Court seals records which may reveal murder defendant’s past
LOUISIANA–In mid-July, a Louisiana district court in Baton Rouge issued an order prohibiting the coroner of East Baton Rouge Parish from releasing records about an allegedly mentally ill man charged with killing his brother. The order will expire at the end of the criminal proceedings.
The (Baton Rouge) Advocate filed a motion in the district court to vacate the protective order on the grounds that it is an impermissible prior restraint under the First Amendment and the Louisiana constitution. The delay in access to the information would undermine the “newsworthiness” of the story, the newspaper argued, which is an improper limitation on free speech rights under the state and federal constitutions.
The newspaper also argued that the court should not have issued the order without giving it an opportunity to oppose the motion.
In the motion for the protective order, the defendant argued that disclosure of the records would prejudice his right to a fair trial.
In early July, the newspaper had made attempts under the state’s public records law to get documents from parish coroner Hypolite Landry. These records would reveal whether complaints had ever been lodged against the man accused of murder, and whether the coroner had acted on the complaints, the paper argued. The coroner’s office has the authority under Louisiana law to determine whether dangerous individuals should be hospitalized for their own or the community’s protection.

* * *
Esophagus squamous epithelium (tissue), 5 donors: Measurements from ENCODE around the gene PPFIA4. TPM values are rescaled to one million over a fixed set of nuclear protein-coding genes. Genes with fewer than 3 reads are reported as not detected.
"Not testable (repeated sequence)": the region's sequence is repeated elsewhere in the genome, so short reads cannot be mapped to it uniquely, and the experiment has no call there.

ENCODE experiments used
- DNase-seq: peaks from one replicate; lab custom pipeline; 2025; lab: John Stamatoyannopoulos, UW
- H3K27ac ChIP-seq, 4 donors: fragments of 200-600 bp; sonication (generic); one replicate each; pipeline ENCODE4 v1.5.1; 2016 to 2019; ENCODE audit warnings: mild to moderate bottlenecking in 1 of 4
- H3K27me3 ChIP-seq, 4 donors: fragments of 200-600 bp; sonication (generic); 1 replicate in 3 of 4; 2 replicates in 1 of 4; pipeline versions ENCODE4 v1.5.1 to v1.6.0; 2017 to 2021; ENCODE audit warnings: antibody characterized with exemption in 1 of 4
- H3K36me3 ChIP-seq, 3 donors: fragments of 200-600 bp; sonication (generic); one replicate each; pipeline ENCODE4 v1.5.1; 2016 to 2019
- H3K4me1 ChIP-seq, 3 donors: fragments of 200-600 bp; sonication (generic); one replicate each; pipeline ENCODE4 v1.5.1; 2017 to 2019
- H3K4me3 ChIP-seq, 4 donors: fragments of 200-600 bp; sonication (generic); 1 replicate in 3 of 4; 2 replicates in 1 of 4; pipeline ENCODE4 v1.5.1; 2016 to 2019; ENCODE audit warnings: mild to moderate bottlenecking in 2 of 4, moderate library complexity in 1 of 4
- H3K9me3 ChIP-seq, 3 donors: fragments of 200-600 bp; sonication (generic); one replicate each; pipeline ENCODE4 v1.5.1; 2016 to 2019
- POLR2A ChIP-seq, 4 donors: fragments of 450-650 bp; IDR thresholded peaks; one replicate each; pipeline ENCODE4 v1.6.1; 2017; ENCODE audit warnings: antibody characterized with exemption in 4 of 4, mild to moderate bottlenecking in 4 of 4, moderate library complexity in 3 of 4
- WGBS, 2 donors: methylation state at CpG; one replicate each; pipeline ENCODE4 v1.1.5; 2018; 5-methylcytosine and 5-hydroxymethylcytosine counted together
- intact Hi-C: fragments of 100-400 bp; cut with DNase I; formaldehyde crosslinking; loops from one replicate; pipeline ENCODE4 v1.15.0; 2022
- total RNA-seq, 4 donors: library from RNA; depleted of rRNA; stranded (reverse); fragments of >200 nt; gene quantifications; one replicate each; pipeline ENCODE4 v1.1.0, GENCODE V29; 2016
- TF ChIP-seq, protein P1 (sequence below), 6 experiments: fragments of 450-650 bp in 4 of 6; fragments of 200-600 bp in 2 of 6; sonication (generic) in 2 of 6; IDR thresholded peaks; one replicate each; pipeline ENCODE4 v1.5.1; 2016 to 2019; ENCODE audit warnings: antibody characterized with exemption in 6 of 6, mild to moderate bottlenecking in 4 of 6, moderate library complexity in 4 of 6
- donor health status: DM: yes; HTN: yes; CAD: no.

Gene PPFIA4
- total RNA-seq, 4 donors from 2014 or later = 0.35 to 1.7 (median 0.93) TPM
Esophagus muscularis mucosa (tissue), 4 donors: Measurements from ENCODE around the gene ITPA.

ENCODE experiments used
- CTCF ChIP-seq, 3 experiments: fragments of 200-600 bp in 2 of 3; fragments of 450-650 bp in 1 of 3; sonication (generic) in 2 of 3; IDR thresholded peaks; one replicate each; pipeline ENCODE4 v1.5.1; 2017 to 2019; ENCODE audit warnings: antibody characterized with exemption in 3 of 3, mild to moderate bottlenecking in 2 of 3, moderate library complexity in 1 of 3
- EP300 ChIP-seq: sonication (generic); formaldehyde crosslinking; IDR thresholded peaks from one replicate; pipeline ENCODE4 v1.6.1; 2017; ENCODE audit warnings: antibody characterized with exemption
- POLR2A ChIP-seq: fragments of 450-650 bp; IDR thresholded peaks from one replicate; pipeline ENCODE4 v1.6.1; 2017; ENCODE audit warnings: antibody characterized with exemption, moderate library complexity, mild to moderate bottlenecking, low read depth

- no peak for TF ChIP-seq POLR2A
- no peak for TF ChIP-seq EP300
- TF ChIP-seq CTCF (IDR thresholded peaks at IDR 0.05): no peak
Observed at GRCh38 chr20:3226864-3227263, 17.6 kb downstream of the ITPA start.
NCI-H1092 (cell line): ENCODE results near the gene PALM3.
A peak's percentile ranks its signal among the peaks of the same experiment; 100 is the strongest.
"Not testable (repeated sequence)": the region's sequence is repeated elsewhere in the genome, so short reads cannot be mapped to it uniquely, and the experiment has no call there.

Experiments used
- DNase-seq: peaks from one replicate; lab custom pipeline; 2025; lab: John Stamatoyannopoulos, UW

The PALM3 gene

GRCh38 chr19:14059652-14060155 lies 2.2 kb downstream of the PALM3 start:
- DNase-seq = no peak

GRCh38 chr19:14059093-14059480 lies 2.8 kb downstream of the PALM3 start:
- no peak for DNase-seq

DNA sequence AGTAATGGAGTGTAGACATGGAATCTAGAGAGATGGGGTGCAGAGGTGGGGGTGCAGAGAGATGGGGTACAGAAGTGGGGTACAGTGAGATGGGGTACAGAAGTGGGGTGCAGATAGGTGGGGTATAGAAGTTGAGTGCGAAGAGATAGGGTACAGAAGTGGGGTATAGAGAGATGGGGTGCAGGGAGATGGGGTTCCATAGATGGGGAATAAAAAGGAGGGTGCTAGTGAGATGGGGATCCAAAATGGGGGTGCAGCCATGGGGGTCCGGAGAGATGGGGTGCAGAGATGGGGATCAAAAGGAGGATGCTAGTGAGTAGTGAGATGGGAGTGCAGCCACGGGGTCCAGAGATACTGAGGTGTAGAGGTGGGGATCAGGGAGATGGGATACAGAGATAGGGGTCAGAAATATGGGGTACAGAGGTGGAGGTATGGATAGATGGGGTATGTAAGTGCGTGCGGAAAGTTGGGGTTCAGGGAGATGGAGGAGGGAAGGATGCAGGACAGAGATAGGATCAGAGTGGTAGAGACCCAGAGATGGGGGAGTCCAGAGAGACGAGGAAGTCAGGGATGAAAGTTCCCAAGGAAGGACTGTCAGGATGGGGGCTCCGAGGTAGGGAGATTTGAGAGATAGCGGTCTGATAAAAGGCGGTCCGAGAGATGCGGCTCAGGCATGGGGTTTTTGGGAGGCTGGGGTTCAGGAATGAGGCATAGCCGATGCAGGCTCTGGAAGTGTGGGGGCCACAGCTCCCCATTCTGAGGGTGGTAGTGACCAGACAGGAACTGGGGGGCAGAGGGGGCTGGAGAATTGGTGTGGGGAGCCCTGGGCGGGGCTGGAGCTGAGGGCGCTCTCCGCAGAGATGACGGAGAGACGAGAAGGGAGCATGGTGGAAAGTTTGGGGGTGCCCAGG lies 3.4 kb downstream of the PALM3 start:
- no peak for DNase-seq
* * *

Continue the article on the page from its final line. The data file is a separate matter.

The coroner refused the newspaper’s requests and argued that such medical records were exempt from disclosure under the Public Records Act.
The newspaper then asked the coroner to state the legal basis for this policy. Rather than providing a written explanation, the coroner said that a protective order prohibited him from releasing the information.
Although the motion requesting the protective order was filed on behalf of the accused murderer, The Advocate told the court it believed that the order actually was obtained to protect the coroner’s interests. Information contained in the motion for the protective order, the newspaper argued, only could have come from the coroner’s office. The paper argued that the official’s purpose was “to prevent indirectly what the Coroner cannot prevent directly.”
The court has not yet ruled on the newspaper’s motion to withdraw the order. (In re Louisiana v. Tapia; Media counsel: Edwin W. Fleshman, Baton Rouge)